Talk to the chief executives of American’s prominent health –care institutions, and you might be surprised what you hear:
When it comes to medical care, the United States isn’t getting its money’s worth…A high-performance 21st century health system, they say, must revolve around the central goal of paying for results. That will entail managing chronic diseases better, adopting electronic medical records, coordinating care, researching what treatments work, realigning financial incentives to reward success, encouraging prevention strategies, and, most daunting but perhaps most important, saying no to expensive, unproven therapies. — Ceci Connolly, “U.S. ‘Not Getting What We Pay For.’”
As we approach the Obama administration’s dawn, health care institutional leaders, think tank experts, and politicians recently gathered in Washington, D.C. to pronounce what needs to done to fix the system. The Washington Post reported that leaders from Mayo, Kaiser, Virginia Mason Medical Center, the UnitedHealth Group, and other leading health care organizations were there.
I have no complaint about the executives’ conclusions or opinions issued therein. I note, however, that leaders representing independent physicians were not there to give their point of view. Practitioners presumably were too swamped taking care of patients and trying to meet the bottom line. They rarely have the time or money to spend attending august gatherings.
My only quibble is that those who go to reform meetings rarely represent clinicians in the trenches – those who deliver over 80% of the care. Instead those who go represent the “adminisphere” of institutions, those managing the affairs of large organizations. Not represented are the practicing physicians outside those institutions, who are less well-organized and who speak with multiple voices.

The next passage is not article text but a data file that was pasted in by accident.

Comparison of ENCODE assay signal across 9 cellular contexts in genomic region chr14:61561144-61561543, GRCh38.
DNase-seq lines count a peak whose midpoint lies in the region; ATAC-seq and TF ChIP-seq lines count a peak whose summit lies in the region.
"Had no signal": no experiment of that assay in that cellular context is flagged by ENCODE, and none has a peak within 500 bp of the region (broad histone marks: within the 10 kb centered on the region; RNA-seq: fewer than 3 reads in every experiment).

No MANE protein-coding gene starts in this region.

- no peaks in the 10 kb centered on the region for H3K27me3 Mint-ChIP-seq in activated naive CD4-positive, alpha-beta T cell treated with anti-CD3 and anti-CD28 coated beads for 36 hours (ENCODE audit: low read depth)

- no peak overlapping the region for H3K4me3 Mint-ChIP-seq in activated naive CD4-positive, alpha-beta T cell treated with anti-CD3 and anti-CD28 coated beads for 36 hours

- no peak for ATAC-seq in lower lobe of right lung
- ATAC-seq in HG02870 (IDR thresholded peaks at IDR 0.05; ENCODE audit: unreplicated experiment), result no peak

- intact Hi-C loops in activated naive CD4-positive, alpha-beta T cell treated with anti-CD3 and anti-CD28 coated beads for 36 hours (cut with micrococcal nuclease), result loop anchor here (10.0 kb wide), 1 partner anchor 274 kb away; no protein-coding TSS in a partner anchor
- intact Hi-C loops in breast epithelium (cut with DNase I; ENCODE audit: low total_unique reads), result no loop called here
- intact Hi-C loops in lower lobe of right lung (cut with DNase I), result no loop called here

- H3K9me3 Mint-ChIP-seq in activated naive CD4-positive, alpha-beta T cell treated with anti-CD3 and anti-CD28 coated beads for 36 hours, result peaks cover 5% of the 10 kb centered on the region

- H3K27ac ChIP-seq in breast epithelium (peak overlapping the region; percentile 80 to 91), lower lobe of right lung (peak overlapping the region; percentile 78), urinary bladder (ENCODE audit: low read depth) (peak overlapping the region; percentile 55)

I have a modest proposal – that we strive to place practicing physicians at the reform table. As everybody knows, the Clintons’ 1994 reform effort ignominiously collapsed for want of input from those who delivered the care. In retrospect, one reason for that effort’s failure was the absence of practicing physicians and practicing hospital administrators in the Clinton task force of more than 1,000 contributors, composed mostly of Congressional staff, academics, and policy wonks.
The Clinton effort proposed a universal managed competition system that few understood, that was so complex, so unrealistic, and so fraught with managed care jargon that Harry and Louise had an easy time shooting it down. Ira Magiziner, the senior health care advisor to the Clinton task force, unlike Mafia dons, was said to offer a favor that nobody understood.
This Time Around
This time around, we are told, things will be different. “The reform stars,” says the Post, “will be aligned,” Among physicians, insurers, academics, and corporate executives from across the ideological spectrum, “there is remarkably broad consensus on what ought to be done.”